If Jamal Lewis really knows where to find the weak spot in the Ravens' defense, he'll stop for a nice brunch on the way to Sunday's game at Cleveland Browns Stadium and just show up for the fourth quarter.
Surely, he doesn't think he's going to run through the Ravens' defensive line the way he did against the Cincinnati Bengals a couple of weeks ago, especially when he followed up that 216-yard performance with 56 yards against an Oakland Raiders team that might give up 3.7 yards per rush to Appalachian State.
I'm not sure what he was thinking when he told Ravens reporters on yesterday's conference call that he might have an edge over other running backs who face the Ravens because he knows what they do best and "what they don't do best."
It probably never occurred to him that such a seemingly low-impact response could rise to the level of trash talk in Week 4 of the NFL season, but we're talking about an otherwise nondescript AFC North matchup that was begging for a sexy Jamal-versus-his-old-team story line.
His comment made perfect logical sense. He practiced against the Ravens' defense for years, so it's fair to assume he has some insight into the tendencies of the players on the other side of the line as well as the mind-set of the coaching staff.
He articulated that concept in a fairly diplomatic manner, but by the time everyone played telephone with that comment, it was related to several Ravens as Jamal saying he knows his old team's weaknesses and will be able to exploit them Sunday.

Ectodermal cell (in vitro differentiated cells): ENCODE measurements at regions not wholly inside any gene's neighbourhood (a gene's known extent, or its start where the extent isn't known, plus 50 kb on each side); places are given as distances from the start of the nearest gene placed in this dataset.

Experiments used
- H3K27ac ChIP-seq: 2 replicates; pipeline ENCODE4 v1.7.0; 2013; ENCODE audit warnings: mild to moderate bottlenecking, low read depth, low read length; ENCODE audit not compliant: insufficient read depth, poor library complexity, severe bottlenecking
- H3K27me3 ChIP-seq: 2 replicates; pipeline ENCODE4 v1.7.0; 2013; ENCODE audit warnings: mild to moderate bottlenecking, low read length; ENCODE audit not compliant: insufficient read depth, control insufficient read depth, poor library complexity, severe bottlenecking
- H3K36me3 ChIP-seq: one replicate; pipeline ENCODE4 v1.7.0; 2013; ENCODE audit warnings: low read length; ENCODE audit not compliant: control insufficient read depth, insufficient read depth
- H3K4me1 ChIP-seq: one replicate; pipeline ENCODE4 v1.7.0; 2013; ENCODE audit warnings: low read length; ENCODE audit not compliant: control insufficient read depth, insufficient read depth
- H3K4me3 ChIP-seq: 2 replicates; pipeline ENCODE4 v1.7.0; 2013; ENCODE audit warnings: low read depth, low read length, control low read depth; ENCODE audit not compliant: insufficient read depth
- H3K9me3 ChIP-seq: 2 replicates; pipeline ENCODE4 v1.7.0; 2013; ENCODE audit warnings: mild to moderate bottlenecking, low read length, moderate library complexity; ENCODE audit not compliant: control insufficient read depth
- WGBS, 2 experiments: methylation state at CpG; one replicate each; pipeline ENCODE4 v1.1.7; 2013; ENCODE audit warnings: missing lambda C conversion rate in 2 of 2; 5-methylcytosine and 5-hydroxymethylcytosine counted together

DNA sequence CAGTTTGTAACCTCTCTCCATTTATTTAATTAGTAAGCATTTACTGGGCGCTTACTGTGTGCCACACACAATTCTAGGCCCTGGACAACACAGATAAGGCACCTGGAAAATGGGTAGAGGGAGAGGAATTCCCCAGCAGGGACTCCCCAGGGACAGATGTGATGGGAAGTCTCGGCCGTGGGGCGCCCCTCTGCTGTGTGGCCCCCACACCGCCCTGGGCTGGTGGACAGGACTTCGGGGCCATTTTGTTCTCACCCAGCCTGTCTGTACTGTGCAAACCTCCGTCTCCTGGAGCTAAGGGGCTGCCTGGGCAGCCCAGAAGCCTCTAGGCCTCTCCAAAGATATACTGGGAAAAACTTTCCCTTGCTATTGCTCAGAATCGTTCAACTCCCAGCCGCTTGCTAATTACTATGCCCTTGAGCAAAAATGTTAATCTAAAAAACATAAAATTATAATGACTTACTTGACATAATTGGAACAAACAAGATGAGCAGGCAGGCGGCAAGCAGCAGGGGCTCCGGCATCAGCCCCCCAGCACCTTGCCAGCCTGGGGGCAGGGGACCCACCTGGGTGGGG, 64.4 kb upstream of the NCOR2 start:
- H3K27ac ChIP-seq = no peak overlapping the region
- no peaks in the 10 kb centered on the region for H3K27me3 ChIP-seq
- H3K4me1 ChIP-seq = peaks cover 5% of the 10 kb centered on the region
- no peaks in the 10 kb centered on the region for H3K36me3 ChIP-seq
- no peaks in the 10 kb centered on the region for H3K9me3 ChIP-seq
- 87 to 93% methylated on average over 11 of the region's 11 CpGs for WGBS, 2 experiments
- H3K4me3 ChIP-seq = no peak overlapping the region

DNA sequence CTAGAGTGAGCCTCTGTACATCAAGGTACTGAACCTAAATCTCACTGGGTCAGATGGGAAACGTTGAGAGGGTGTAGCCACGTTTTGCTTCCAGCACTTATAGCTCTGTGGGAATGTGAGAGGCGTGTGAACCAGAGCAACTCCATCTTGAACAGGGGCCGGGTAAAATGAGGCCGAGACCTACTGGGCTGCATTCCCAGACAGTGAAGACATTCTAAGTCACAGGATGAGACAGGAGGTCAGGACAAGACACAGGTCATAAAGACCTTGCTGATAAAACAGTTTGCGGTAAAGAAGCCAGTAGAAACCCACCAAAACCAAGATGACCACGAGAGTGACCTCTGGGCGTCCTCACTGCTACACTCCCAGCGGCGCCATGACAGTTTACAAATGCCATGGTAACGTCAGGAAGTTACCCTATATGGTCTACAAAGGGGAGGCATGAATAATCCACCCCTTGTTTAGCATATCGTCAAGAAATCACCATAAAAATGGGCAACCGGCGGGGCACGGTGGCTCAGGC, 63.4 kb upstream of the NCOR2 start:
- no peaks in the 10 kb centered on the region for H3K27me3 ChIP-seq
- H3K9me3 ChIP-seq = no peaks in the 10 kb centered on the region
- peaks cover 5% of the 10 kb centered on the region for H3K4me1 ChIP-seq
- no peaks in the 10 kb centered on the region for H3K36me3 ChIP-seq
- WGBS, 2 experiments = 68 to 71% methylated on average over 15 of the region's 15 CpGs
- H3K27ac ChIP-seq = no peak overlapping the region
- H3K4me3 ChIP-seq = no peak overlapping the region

"I guess he's going to expose them," linebacker Terrell Suggs said, "then I guess he'll go for another 200 yards."
Suggs was smiling when he said that. He knows the importance of good bulletin-board material, even if you have to embellish it a little. Lewis wasn't looking to get under anyone's skin - he's not the type, and everything else he said yesterday was respectful of his former teammates - but that didn't keep the Ravens from jumping at the opportunity to stir things up.
"He knows whose weaknesses?" linebacker Ray Lewis said. "Our weaknesses?"
Well, it's not a small club, if you include Jamal and everybody on Kurt Warner's buddy list.
The Ravens do have issues right now. They might have the best defense in football for 45 minutes, but they've allowed an average of 11.7 points per game in the fourth quarter. That's just great if you like that feeling you get in your stomach on the down slope of a roller coaster.
There's nothing wrong with a little suspense, as coach Brian Billick pointed out the other day. Nearly half of NFL games this season (23 of 48) have been decided by seven points or fewer, so you could make the case that the teams that win the close ones are actually better for it.
Don't be surprised if Sunday's game in Cleveland is another close one, especially if Jamal really does have something up his sleeve. Though the Browns are not a great team, they've shown the ability to put points on the scoreboard and have a history of playing the Ravens tough, regardless of the relative strength of each team.
"You've got to finish," linebacker Bart Scott said, "because there aren't too many times when a team is going to let you escape. You let them off the hook and then they let you off the hook. ... It's not going to happen too many times. Not in this league."
Maybe Jamal didn't realize how his comments would be taken yesterday, but Scott had to know what he was doing when asked what it would be like at Cleveland Browns Stadium on Sunday.
"Isn't the stadium next to a junkyard," he said. " ... Oh, that's the [training] facility. The stadium is on a landfill. That's what it smells like. It [the turf] never dries. It's built on a landfill and it's toxic, and I think it gets to some of the fans' heads a little bit."
Now, both teams can break out the thumbtacks.
Listen to Peter Schmuck on WBAL (1090 AM) at noon Saturdays and Sundays.